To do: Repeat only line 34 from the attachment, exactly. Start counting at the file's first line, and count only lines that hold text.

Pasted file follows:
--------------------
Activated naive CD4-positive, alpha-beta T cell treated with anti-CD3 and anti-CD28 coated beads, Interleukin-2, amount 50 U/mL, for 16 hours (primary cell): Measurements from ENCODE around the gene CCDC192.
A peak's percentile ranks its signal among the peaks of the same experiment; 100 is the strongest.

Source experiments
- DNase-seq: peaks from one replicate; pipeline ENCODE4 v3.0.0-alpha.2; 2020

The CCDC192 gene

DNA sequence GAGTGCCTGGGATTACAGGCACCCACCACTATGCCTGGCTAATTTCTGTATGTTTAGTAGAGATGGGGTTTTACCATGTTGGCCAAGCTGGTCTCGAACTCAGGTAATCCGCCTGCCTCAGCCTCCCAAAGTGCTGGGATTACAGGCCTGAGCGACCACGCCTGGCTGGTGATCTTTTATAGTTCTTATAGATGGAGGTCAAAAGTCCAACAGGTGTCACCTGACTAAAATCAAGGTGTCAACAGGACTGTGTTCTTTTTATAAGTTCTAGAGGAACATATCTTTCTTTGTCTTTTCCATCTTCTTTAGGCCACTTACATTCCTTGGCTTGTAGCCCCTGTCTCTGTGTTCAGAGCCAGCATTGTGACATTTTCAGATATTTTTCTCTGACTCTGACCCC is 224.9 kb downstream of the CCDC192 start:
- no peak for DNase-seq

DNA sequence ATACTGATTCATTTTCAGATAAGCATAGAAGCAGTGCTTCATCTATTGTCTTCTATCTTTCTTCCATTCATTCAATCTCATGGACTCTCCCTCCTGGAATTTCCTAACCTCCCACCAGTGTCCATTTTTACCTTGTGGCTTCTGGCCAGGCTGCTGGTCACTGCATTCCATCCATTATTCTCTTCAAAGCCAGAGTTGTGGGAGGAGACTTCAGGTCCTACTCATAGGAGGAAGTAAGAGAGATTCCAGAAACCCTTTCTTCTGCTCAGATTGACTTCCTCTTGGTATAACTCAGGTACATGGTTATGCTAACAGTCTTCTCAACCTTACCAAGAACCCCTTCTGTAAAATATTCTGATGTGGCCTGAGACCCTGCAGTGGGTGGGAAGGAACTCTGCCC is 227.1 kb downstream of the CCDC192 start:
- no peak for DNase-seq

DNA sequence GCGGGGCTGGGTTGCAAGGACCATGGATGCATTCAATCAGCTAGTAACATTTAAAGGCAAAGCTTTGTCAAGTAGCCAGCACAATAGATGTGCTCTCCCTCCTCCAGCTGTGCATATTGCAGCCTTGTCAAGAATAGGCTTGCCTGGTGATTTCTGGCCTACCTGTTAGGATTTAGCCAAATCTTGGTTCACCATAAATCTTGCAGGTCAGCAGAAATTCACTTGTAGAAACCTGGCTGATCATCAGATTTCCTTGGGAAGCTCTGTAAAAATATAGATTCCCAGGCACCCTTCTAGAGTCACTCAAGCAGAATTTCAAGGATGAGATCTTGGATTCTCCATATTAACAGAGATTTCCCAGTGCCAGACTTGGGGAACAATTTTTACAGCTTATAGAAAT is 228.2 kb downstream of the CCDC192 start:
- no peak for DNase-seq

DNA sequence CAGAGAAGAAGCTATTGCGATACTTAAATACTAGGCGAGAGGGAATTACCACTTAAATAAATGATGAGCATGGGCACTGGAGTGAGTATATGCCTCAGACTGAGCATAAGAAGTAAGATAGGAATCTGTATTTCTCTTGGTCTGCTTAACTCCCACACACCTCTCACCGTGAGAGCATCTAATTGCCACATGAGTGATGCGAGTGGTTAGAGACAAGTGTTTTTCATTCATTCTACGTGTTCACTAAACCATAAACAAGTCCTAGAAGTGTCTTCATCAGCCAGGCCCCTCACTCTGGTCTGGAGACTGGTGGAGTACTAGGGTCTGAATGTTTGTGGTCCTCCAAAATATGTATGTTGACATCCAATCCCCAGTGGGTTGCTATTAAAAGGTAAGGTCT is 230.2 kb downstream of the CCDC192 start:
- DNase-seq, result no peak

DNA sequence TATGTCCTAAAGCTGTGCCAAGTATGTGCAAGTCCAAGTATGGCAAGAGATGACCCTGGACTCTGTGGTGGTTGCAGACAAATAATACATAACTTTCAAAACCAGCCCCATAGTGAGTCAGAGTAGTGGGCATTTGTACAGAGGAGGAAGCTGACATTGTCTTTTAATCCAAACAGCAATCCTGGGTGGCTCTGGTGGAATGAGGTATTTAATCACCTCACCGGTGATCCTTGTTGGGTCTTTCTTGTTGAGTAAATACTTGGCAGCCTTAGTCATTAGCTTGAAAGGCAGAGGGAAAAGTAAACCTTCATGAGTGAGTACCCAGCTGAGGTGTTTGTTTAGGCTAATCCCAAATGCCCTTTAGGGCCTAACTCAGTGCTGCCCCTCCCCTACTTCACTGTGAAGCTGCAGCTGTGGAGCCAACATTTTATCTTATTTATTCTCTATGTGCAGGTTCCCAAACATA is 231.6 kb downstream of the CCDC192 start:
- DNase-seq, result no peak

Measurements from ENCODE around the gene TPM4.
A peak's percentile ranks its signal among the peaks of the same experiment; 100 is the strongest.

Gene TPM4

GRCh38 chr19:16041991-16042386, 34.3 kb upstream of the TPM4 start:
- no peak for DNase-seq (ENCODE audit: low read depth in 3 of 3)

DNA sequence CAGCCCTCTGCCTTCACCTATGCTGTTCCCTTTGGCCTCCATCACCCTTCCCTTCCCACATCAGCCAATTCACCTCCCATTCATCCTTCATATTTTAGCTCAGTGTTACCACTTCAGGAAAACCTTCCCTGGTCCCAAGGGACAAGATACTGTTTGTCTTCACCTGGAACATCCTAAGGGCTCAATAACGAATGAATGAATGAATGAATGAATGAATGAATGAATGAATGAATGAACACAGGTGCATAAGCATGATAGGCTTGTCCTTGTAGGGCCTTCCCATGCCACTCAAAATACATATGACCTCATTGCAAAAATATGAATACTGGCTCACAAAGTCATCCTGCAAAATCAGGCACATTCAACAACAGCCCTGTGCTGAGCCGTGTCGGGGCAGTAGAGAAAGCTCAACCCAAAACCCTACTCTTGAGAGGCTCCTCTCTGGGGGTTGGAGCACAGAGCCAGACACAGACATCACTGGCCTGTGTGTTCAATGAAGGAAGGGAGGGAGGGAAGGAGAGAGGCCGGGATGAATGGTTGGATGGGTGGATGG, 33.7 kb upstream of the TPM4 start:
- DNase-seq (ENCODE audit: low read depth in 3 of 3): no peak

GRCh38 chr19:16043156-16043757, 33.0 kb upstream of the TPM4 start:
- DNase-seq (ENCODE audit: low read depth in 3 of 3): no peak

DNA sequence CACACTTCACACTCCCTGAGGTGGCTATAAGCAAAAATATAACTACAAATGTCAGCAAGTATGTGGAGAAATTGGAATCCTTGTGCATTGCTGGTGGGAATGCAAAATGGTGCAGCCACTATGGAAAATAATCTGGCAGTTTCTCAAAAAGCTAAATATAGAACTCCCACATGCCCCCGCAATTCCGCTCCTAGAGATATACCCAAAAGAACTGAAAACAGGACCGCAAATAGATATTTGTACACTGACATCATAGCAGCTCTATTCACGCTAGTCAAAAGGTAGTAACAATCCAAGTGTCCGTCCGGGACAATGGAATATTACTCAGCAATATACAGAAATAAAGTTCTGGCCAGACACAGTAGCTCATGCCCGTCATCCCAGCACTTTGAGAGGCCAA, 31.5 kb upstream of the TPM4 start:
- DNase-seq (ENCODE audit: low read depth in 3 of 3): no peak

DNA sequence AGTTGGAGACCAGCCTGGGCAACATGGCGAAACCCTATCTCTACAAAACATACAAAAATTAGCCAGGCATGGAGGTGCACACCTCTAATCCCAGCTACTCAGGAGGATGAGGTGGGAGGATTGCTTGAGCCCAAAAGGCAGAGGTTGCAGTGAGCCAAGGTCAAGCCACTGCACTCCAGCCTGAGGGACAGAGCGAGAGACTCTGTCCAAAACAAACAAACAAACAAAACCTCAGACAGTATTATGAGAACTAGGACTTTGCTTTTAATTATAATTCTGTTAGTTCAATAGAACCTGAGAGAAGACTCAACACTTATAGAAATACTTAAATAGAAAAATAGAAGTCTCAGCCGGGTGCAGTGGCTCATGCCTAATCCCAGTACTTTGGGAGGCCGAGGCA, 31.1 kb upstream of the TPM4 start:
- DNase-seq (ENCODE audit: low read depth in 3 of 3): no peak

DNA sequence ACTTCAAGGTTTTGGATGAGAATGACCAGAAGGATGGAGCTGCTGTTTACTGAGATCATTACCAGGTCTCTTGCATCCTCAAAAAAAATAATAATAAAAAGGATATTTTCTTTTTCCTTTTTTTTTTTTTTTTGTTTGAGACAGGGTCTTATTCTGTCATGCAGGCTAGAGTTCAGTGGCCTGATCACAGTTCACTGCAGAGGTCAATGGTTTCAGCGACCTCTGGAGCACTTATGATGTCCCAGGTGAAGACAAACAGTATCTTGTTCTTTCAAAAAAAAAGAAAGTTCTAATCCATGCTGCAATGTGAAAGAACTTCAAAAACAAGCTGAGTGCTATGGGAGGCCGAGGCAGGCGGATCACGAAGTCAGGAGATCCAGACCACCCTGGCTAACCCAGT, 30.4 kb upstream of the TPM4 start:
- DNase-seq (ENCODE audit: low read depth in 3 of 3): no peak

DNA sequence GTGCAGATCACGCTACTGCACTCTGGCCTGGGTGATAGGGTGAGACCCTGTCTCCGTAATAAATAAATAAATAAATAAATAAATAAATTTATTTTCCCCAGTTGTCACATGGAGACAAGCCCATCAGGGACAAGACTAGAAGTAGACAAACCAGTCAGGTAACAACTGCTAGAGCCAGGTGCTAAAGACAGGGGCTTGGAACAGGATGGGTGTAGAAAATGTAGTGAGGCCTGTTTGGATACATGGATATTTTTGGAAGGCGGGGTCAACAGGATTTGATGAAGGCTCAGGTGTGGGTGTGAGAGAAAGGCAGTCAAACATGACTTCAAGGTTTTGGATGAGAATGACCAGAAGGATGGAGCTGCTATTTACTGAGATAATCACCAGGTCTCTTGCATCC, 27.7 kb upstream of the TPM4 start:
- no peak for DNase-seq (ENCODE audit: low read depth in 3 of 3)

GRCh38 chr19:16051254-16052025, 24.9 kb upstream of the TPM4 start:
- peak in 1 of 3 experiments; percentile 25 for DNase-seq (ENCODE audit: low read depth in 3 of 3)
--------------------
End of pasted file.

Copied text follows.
- peak in 1 of 3 experiments; percentile 25 for DNase-seq (ENCODE audit: low read depth in 3 of 3)